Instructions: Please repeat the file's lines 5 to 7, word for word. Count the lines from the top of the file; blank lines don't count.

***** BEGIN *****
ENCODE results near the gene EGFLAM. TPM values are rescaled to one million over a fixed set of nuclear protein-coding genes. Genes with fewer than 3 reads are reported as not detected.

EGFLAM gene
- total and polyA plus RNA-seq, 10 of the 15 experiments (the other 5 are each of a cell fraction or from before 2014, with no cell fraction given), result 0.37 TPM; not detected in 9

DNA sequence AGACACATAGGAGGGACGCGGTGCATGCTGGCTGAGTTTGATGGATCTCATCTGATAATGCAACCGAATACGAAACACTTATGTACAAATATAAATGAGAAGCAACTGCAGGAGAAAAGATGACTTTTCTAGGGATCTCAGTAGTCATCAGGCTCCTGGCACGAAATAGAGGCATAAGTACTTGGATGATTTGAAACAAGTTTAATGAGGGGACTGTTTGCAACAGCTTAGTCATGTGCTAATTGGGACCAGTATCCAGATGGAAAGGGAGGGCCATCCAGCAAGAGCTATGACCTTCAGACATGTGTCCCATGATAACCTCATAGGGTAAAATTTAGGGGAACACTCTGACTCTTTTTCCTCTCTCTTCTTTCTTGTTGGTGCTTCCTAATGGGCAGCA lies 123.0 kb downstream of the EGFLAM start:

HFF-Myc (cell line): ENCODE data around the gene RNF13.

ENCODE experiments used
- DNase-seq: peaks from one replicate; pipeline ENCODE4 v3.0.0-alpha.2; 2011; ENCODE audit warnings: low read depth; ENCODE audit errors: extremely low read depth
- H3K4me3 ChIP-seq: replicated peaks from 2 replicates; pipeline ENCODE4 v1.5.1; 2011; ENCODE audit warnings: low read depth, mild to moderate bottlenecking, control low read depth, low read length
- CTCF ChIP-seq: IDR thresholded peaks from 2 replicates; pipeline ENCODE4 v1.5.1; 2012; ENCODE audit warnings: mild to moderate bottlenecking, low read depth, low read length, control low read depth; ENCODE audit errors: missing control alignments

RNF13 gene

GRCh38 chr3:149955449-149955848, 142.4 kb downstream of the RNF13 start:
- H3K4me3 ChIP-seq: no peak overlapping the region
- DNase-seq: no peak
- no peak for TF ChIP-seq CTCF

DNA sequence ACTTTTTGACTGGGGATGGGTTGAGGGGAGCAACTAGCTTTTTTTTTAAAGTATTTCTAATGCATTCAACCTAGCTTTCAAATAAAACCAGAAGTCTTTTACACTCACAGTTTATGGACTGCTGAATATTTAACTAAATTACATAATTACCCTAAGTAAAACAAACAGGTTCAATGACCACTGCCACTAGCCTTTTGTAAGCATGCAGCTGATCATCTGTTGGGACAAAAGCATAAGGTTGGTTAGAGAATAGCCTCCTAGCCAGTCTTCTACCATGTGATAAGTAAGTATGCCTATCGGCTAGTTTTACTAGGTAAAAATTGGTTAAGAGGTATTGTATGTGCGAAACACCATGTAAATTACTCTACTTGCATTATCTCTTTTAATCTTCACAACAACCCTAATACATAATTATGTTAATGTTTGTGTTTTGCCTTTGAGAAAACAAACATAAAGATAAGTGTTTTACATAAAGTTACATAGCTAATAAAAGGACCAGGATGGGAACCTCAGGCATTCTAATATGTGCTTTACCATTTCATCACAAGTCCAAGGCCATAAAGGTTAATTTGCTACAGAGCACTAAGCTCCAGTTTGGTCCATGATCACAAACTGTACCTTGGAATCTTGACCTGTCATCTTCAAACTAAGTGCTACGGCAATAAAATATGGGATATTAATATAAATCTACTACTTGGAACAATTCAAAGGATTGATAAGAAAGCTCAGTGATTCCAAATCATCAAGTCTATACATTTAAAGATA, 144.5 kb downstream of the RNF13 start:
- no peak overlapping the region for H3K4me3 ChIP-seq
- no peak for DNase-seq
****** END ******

HFF-Myc (cell line): ENCODE data around the gene RNF13.

ENCODE experiments used
- DNase-seq: peaks from one replicate; pipeline ENCODE4 v3.0.0-alpha.2; 2011; ENCODE audit warnings: low read depth; ENCODE audit errors: extremely low read depth